Squall in the an­chor­age

Nan Scrim­geour We­ston finds fel­low­ship dur­ing an ugly night on the hook

SAIL - - Cruising Undersail - with Tom Cun­liffe

Dark­ness had fallen and the howl­ing wind al­most drowned out the voices com­ing over the VHF ra­dio. “Lights on! Blow horns!” “Make noise to alert the crew!” “Shine the spot­light on the cat by the shore, it’s drag­ging dan­ger­ously near our bow.”

These were calls to ac­tion, not ex­actly in panic mode, but cer­tainly more ur­gent than those usu­ally heard.

The cat was now wend­ing its way about the an­chor­age, its own­ers alerted dur­ing their cock­tails and din­ner aboard an­other ves­sel. “We just lost our dinghy!” was the next shouted ex­cla­ma­tion. A short 20 min­utes ear­lier, drops of rain had splat­tered on our hull, drops that quickly be­came heavy, thick splashes in­di­cat­ing a ris­ing gale. We quickly closed the hatches and with the first flash of dreaded light­ning made a dash to switch the VHF ra­dio first to Chan­nel 16 and then Chan­nel 68.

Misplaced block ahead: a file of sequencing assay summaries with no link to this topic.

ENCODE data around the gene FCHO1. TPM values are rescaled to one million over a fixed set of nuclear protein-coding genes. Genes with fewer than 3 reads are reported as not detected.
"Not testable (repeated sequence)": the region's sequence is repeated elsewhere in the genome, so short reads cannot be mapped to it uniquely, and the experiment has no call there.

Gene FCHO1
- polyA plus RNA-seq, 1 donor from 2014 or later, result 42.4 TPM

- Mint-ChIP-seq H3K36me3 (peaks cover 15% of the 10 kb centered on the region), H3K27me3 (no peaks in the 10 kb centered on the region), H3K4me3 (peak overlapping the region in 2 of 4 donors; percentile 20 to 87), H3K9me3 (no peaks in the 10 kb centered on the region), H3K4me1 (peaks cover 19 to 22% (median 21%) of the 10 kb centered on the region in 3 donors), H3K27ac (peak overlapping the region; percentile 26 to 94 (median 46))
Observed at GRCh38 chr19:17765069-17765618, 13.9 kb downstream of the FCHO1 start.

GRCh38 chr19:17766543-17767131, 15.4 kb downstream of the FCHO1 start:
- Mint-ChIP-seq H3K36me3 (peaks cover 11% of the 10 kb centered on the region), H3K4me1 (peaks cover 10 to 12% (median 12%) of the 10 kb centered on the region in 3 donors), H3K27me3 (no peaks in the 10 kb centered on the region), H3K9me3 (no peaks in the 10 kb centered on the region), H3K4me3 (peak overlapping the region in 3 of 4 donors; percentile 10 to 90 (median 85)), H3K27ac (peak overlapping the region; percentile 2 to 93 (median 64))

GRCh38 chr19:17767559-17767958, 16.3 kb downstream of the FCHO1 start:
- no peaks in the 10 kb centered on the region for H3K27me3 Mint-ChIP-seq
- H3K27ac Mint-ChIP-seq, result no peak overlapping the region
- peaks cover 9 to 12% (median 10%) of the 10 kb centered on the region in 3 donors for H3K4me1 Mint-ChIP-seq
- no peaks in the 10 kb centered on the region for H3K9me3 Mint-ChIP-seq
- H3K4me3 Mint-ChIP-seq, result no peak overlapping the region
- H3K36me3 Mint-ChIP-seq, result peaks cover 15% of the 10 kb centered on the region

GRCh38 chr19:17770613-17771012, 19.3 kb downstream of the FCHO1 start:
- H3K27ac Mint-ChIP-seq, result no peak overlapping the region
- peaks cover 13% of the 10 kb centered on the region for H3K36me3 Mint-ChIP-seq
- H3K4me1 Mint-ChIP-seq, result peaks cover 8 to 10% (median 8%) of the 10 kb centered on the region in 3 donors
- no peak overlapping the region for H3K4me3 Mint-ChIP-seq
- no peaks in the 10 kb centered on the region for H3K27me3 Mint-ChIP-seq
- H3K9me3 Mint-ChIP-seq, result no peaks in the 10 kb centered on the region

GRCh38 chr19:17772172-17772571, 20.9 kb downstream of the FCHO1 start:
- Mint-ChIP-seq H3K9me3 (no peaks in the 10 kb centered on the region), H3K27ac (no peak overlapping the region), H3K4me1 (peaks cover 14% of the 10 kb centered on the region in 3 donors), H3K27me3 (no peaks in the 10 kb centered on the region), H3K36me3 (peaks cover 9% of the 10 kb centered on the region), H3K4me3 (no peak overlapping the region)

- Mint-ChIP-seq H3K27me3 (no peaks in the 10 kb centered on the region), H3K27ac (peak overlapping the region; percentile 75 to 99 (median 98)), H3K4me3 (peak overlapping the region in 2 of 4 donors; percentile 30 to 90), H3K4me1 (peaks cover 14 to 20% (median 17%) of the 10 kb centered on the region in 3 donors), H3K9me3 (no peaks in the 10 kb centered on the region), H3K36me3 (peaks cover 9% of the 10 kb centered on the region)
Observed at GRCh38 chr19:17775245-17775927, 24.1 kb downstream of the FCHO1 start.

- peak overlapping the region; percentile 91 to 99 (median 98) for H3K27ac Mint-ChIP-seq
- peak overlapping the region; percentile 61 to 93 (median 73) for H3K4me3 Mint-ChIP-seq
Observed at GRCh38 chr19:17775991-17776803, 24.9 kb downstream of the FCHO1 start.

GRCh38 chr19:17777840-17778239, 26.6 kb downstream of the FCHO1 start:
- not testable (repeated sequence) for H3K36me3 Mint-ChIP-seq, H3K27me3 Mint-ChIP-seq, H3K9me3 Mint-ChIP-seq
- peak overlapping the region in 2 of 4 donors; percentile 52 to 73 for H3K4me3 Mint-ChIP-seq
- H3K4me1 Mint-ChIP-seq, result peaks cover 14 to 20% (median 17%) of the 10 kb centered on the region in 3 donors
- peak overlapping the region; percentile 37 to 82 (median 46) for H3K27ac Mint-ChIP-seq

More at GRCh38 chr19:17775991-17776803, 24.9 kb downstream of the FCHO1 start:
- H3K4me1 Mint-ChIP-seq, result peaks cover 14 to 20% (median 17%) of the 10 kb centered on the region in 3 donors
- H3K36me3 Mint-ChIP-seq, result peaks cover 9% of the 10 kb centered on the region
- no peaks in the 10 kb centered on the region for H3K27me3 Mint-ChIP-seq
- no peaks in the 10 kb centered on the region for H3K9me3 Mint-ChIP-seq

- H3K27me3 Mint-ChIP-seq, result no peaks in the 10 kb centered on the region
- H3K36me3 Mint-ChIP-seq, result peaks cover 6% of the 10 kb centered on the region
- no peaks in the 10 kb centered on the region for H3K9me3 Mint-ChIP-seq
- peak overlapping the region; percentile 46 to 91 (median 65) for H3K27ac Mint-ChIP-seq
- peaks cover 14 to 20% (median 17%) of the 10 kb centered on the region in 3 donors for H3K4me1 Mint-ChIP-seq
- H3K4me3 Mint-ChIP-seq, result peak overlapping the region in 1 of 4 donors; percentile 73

Now the squall was truly as­sault­ing the 50 boats an­chored at Ham­burger Beach, Ge­orge­town, in the Ex­uma is­lands. Gusts were clock­ing at 60 knots. Adding deck, steam­ing and nav­i­ga­tion lights to the an­chor light—we wanted to see and be seen—I turned to my hus­band. “Well, this is a first for us.” His face had mor­phed from its usual re­laxed ex­pres­sion to one of con­cern. He kept the en­gine idling in gear to keep pressure off the 125ft of an­chor chain and 45lb CQR an­chor. “Boy, am I thank­ful we chose this ground tackle when we out­fit­ted the boat,” he said.

The cap­tains on the boats next to and in front of us were also now do­ing the helms­men’s two-step: once to port, turn, once to star­board, turn,

re­peat, all with an eye to­ward avoid­ing a three-way col­li­sion. Their per­for­mance was ad­mirable, as the wind, rain and ra­dio mes­sages pro­vided back­ground ac­com­pa­ni­ment.

The ra­dio came to life again: “There’s a may­day re­port of a woman in the wa­ter.” In­stantly, there was the re­ply: “She is safe aboard an­other boat.” More ra­dio voices: two med­i­cal emer­gen­cies were tak­ing place. “What would we do with­out our ra­dios?” I said, not sure if I could even be heard over the sound of the whistling wind. Replies im­me­di­ately came from three sep­a­rate cruis­ers—an ER nurse, a doc­tor and an EMT tech.

And so it went for 90 min­utes. The wind even­tu­ally set­tled back down again. The rain stopped. Slowly ev­ery­one crawled into their bunks to try and get some sleep, heart­beats still rac­ing.